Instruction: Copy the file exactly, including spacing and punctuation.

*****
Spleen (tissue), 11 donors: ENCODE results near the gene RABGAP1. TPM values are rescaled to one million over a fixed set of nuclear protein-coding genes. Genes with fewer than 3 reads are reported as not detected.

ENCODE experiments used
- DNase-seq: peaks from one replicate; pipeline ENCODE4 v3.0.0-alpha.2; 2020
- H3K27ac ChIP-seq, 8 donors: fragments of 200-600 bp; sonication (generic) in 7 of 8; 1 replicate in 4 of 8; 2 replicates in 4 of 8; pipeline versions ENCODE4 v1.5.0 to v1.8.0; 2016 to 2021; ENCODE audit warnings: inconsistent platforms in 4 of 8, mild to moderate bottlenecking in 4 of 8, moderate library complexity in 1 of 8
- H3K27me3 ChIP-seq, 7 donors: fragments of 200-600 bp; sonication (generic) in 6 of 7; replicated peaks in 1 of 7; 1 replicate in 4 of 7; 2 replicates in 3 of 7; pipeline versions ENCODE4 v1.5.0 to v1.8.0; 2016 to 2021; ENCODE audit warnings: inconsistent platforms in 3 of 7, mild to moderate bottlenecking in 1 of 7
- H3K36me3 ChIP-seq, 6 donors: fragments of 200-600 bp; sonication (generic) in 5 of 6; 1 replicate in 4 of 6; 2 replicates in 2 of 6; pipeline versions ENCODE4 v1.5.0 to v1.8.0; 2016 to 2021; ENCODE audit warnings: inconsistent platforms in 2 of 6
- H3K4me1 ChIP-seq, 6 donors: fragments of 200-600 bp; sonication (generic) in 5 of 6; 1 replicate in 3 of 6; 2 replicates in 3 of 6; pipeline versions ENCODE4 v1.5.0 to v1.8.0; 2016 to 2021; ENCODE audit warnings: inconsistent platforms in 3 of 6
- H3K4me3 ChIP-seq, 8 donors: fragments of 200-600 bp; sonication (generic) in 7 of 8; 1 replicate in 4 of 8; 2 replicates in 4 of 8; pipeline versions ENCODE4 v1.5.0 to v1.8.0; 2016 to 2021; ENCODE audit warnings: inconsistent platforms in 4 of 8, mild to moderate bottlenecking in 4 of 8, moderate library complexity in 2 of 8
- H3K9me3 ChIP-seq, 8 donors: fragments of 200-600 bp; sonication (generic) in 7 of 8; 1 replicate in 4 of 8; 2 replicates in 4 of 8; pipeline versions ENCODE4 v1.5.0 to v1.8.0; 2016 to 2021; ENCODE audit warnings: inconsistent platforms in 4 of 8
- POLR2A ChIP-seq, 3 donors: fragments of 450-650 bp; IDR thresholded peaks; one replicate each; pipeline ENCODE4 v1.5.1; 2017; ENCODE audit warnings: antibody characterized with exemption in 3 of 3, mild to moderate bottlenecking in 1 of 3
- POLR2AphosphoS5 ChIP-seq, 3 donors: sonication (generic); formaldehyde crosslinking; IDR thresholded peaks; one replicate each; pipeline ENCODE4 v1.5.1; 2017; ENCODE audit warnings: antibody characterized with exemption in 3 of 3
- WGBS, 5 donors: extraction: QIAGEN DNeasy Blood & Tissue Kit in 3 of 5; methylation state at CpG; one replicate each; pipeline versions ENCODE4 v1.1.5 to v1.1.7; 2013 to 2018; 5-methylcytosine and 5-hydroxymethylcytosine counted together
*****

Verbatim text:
Spleen (tissue), 11 donors: ENCODE results near the gene RABGAP1. TPM values are rescaled to one million over a fixed set of nuclear protein-coding genes. Genes with fewer than 3 reads are reported as not detected.

ENCODE experiments used
- DNase-seq: peaks from one replicate; pipeline ENCODE4 v3.0.0-alpha.2; 2020
- H3K27ac ChIP-seq, 8 donors: fragments of 200-600 bp; sonication (generic) in 7 of 8; 1 replicate in 4 of 8; 2 replicates in 4 of 8; pipeline versions ENCODE4 v1.5.0 to v1.8.0; 2016 to 2021; ENCODE audit warnings: inconsistent platforms in 4 of 8, mild to moderate bottlenecking in 4 of 8, moderate library complexity in 1 of 8
- H3K27me3 ChIP-seq, 7 donors: fragments of 200-600 bp; sonication (generic) in 6 of 7; replicated peaks in 1 of 7; 1 replicate in 4 of 7; 2 replicates in 3 of 7; pipeline versions ENCODE4 v1.5.0 to v1.8.0; 2016 to 2021; ENCODE audit warnings: inconsistent platforms in 3 of 7, mild to moderate bottlenecking in 1 of 7
- H3K36me3 ChIP-seq, 6 donors: fragments of 200-600 bp; sonication (generic) in 5 of 6; 1 replicate in 4 of 6; 2 replicates in 2 of 6; pipeline versions ENCODE4 v1.5.0 to v1.8.0; 2016 to 2021; ENCODE audit warnings: inconsistent platforms in 2 of 6
- H3K4me1 ChIP-seq, 6 donors: fragments of 200-600 bp; sonication (generic) in 5 of 6; 1 replicate in 3 of 6; 2 replicates in 3 of 6; pipeline versions ENCODE4 v1.5.0 to v1.8.0; 2016 to 2021; ENCODE audit warnings: inconsistent platforms in 3 of 6
- H3K4me3 ChIP-seq, 8 donors: fragments of 200-600 bp; sonication (generic) in 7 of 8; 1 replicate in 4 of 8; 2 replicates in 4 of 8; pipeline versions ENCODE4 v1.5.0 to v1.8.0; 2016 to 2021; ENCODE audit warnings: inconsistent platforms in 4 of 8, mild to moderate bottlenecking in 4 of 8, moderate library complexity in 2 of 8
- H3K9me3 ChIP-seq, 8 donors: fragments of 200-600 bp; sonication (generic) in 7 of 8; 1 replicate in 4 of 8; 2 replicates in 4 of 8; pipeline versions ENCODE4 v1.5.0 to v1.8.0; 2016 to 2021; ENCODE audit warnings: inconsistent platforms in 4 of 8
- POLR2A ChIP-seq, 3 donors: fragments of 450-650 bp; IDR thresholded peaks; one replicate each; pipeline ENCODE4 v1.5.1; 2017; ENCODE audit warnings: antibody characterized with exemption in 3 of 3, mild to moderate bottlenecking in 1 of 3
- POLR2AphosphoS5 ChIP-seq, 3 donors: sonication (generic); formaldehyde crosslinking; IDR thresholded peaks; one replicate each; pipeline ENCODE4 v1.5.1; 2017; ENCODE audit warnings: antibody characterized with exemption in 3 of 3
- WGBS, 5 donors: extraction: QIAGEN DNeasy Blood & Tissue Kit in 3 of 5; methylation state at CpG; one replicate each; pipeline versions ENCODE4 v1.1.5 to v1.1.7; 2013 to 2018; 5-methylcytosine and 5-hydroxymethylcytosine counted together